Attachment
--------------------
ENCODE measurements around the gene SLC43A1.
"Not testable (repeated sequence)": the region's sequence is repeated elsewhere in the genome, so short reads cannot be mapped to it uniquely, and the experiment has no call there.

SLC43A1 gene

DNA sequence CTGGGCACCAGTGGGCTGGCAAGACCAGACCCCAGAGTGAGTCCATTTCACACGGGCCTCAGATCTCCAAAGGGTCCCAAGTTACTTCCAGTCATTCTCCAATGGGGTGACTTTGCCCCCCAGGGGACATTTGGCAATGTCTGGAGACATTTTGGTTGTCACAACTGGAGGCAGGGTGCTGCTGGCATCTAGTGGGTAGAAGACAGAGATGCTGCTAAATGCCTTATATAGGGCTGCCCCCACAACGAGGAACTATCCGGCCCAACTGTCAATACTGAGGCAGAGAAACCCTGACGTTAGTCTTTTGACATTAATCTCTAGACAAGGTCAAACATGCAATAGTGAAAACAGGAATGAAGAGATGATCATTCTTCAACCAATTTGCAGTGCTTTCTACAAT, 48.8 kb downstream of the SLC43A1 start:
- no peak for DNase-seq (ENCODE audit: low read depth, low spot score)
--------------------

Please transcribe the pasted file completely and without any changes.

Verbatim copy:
ENCODE measurements around the gene SLC43A1.
"Not testable (repeated sequence)": the region's sequence is repeated elsewhere in the genome, so short reads cannot be mapped to it uniquely, and the experiment has no call there.

SLC43A1 gene

DNA sequence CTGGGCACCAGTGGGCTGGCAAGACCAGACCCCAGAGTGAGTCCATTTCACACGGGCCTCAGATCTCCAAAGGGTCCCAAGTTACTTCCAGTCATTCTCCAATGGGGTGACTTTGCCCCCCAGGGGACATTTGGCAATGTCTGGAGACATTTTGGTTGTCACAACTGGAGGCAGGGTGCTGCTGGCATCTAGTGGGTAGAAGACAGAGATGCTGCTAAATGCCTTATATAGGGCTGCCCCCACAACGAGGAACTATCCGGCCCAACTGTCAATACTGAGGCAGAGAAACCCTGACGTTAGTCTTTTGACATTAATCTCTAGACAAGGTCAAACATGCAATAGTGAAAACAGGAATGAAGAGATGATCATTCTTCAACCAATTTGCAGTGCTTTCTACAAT, 48.8 kb downstream of the SLC43A1 start:
- no peak for DNase-seq (ENCODE audit: low read depth, low spot score)